You've just been hired to lead growth at a startup?

Here are 14 things you need to know to drive growth πŸš€

🧡 by @yemi_uc
1. Recognize that you're somewhat responsible for the business in your role πŸ’‘

In some companies, product is responsible for driving business growth, in some others it's finance, in some others it's sales, and in many startups, it's the growth team.
Were you hired because no one knows how to do marketing on the team or were you hired because the company believes your role is important to business growth?
2. There are many problems to solve. Don't try and get into everything πŸ’‘

If you were not hired as an internal contributor, but as a manager don't get into execution in Month 1. Zoom out and understand the business' growth problems because they are more nuanced than you think.
Use a high-level framework like AARRR growth framework to figure out how the business is performing in each stage. If you don't apply a high-level framework, you will have an incoherent growth plan.
Example: solving for monetization and traffic at the same time is distracting for your product thinking, and you'll both be under-investing in the 2 of them because they require different types of product thinking.
3. Another great framework is "Revenue = Traffic * conversion rate * LTV/AOV" πŸ’‘

If you work in eCom and marketplaces, then treat this framework as your bible.

You can solve your traffic problems independently of your monetization problems with very clear thinking.
4. Don't jump into retention unless it is really bad πŸ’‘

It's incredibly hard to fix retention and if you don't have 1000s of users performing your retention metric - DAU, WAU, MAU, et al - then you won't have enough data to fix anything and you would have burnt time.
Retention is important, but figuring out acquisition is more important in many instances.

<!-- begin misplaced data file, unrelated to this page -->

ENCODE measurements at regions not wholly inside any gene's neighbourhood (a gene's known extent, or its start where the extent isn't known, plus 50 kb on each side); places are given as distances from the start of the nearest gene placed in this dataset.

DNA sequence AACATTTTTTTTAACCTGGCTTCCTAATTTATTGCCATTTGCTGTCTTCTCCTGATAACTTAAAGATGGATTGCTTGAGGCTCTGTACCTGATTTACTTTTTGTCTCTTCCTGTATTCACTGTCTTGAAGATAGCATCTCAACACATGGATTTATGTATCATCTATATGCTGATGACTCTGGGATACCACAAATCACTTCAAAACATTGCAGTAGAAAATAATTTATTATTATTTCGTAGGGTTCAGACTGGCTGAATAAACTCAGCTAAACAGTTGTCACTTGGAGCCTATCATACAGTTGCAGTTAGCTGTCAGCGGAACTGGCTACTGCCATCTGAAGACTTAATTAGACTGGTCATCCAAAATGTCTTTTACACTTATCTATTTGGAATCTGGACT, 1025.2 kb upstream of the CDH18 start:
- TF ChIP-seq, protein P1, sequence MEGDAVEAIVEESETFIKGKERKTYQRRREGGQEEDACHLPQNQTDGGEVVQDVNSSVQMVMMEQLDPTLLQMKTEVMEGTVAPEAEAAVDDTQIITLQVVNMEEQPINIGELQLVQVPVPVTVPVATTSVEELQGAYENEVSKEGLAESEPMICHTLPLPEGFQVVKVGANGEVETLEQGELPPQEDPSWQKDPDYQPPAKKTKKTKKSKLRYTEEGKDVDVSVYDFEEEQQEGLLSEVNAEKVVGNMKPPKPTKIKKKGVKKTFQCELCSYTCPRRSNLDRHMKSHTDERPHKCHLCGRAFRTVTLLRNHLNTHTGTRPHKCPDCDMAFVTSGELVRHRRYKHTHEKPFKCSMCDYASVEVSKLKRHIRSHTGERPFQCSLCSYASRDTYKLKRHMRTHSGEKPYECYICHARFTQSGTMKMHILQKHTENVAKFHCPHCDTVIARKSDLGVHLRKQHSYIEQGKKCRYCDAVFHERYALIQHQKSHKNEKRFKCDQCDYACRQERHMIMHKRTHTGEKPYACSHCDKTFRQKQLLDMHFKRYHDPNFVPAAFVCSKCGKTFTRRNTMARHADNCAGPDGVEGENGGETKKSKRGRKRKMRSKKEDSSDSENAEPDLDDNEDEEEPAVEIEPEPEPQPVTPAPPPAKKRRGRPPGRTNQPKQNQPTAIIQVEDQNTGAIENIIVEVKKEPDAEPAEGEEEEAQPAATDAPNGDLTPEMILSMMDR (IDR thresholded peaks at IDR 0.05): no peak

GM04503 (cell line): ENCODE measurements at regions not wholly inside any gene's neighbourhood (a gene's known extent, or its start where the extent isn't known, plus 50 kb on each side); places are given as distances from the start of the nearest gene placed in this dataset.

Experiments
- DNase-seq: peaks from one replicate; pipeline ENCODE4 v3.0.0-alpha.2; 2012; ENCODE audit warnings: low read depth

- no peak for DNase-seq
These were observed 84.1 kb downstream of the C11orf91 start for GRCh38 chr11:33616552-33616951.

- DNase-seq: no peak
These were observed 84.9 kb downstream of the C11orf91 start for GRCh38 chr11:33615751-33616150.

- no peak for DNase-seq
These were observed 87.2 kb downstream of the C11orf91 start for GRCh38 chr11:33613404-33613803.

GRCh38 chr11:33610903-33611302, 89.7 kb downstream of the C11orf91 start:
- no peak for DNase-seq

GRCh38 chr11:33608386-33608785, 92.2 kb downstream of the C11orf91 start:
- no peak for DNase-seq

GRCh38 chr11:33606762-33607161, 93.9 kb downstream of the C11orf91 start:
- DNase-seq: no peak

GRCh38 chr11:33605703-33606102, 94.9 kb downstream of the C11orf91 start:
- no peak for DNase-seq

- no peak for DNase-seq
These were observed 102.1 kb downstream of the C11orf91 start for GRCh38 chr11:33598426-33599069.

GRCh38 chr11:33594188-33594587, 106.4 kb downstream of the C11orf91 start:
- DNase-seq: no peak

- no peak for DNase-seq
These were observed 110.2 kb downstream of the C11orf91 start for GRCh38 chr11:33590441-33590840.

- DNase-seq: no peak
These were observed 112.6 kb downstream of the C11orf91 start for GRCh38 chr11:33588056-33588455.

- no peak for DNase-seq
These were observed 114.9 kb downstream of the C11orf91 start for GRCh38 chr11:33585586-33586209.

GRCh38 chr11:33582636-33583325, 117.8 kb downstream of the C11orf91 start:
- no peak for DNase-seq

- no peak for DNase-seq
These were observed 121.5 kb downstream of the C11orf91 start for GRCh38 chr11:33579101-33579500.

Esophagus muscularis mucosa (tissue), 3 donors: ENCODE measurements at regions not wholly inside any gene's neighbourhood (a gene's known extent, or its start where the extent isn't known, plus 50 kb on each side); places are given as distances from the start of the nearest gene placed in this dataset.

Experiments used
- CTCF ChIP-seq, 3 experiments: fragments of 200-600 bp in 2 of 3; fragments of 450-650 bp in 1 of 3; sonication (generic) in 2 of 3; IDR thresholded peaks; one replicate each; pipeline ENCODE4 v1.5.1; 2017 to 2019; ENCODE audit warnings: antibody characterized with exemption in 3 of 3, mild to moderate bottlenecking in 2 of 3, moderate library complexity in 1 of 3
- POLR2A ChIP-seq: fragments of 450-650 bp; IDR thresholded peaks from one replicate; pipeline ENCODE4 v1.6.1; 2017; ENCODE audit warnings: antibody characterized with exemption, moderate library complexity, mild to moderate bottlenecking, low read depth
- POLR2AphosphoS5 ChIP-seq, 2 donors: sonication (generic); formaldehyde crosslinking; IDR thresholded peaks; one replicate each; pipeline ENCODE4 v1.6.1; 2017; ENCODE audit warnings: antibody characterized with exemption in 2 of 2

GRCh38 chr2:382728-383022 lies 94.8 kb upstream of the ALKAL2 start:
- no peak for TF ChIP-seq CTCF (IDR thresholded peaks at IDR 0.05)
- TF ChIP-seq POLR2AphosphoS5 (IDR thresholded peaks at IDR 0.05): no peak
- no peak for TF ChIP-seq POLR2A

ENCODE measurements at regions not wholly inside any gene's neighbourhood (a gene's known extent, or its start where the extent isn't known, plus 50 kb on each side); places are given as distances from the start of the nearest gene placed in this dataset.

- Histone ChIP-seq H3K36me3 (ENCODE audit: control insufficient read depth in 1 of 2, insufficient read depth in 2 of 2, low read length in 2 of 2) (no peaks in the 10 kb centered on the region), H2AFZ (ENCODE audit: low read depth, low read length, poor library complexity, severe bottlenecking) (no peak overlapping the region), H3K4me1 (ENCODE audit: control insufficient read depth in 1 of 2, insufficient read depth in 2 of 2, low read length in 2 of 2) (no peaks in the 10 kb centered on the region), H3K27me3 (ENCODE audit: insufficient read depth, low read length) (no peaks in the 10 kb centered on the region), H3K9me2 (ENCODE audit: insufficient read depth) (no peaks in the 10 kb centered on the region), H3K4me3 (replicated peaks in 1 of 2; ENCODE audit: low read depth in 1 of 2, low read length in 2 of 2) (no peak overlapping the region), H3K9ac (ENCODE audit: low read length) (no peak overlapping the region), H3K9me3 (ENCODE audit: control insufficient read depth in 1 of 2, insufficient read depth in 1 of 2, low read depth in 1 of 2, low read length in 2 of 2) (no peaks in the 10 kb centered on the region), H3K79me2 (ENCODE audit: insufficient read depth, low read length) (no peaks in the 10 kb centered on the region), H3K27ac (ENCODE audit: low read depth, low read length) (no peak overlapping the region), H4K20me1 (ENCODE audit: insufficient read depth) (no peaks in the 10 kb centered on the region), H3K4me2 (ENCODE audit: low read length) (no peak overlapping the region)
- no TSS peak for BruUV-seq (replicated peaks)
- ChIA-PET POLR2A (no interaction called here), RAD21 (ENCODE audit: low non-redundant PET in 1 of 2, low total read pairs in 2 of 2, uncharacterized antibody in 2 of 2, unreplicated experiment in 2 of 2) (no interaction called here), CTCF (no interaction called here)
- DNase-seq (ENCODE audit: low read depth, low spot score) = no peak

Example: eCommerce companies sometimes have to re-acquire the same user multiple times via paid marketing, and that's fine because they turn a profit on each transaction.
5. Fixing growth is an operational problem that cuts across multiple teams (engineering, product, finance, marketing, customer support, operations) πŸ’‘

Often, your influence will stop at marketing and maybe you will be given engineering resources sometimes.
Use engineering to make your marketing better instead of trying to build one-off ideas or products that will need updates.

Example: Engineering can help you solve your paid marketing attribution problem, or help you do programmatic SEO, or help build out an affiliate program.
The point is, don't use engineering to build new products. Use engineering to enhance your marketing capabilities.
6. Select a growth stage to give attention πŸ’‘

Often this will be acquisition, but each company is different and you need to know what is important to the business when you're joining (posting user growth, solving retention, revenue expansion, et al).
7. Spend your 1st and 2nd month understanding the business and building out your growth dashboard πŸ’‘

You'll definitely revisit this almost every month until your 6th or even 12th month when you understand all the nuance of the business.

Tap the screenshot to see must-haves
You can use a spreadsheet to track these numbers. You don't need any fancy tools.

You want to track these numbers month to month to observe trends and week to week to easily catch changes in the system.
8. Know your unit economics πŸ’‘

Your growth strategy needs to be repeatable and scalable. Knowing your unit economics lets you know the idea space you can operate.
9. Deploy strategies not tactics πŸ’‘

Growth is about finding a repeatable, insight-driven process to fix your business problems. You cannot get that with tactics.

With a solid strategy, you put in x and you get y. Your growth should be as mechanical as that.
10. Your strategies for each stage should have not more than 2 goals (make it 1 if possible) πŸ’‘

Example: solving blog traffic requires a different kind of thinking than solving for email capture.
11. Measure everything πŸ’‘

This seems a bit counter-intuitive to having 1 or 2 clear goals, but it's not.

You always want to have weekly or daily data on every interaction that gets you closer to your core metrics.
12. Growth should be mechanical and predictableπŸ’‘

Often, "growth teams" are looking for their next dope tweet or their next viral blog instead of creating a factory that understands how to create dope tweets or creating a content factory that self-distributes content.
13. Try to tie your growth strategies to money in the bank πŸ’‘

The business needs to make money, so you need to be clear on how your work affects the company's bank balance.
14. Repeat all the steps above as frequently as you can πŸ’‘

There's always new information and what you believe before about the business changes, so review your growth plans every month or quarter to be sure you're not moving in the wrong direction.
Lastly, each business is different, so you need to solve for your specific problems. You can't apply the lessons here verbatim.
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